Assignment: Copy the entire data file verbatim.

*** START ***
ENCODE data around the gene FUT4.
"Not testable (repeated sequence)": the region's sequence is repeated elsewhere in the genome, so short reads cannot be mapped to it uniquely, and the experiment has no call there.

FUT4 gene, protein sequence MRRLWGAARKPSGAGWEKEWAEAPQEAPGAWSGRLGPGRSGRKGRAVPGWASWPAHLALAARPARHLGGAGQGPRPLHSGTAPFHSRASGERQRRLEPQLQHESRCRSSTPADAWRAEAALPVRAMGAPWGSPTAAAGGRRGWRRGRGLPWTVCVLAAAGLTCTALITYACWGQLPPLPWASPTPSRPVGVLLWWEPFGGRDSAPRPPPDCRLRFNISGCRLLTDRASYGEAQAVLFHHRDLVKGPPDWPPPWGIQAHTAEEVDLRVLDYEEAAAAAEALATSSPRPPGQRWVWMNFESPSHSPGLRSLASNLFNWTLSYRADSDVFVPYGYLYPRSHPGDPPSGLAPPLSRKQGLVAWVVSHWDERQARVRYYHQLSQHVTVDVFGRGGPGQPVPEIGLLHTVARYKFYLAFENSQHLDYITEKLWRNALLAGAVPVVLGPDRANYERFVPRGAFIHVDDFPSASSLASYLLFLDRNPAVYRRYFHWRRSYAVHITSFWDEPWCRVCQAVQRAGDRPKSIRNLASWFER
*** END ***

ENCODE data around the gene FUT4.
"Not testable (repeated sequence)": the region's sequence is repeated elsewhere in the genome, so short reads cannot be mapped to it uniquely, and the experiment has no call there.

FUT4 gene, protein sequence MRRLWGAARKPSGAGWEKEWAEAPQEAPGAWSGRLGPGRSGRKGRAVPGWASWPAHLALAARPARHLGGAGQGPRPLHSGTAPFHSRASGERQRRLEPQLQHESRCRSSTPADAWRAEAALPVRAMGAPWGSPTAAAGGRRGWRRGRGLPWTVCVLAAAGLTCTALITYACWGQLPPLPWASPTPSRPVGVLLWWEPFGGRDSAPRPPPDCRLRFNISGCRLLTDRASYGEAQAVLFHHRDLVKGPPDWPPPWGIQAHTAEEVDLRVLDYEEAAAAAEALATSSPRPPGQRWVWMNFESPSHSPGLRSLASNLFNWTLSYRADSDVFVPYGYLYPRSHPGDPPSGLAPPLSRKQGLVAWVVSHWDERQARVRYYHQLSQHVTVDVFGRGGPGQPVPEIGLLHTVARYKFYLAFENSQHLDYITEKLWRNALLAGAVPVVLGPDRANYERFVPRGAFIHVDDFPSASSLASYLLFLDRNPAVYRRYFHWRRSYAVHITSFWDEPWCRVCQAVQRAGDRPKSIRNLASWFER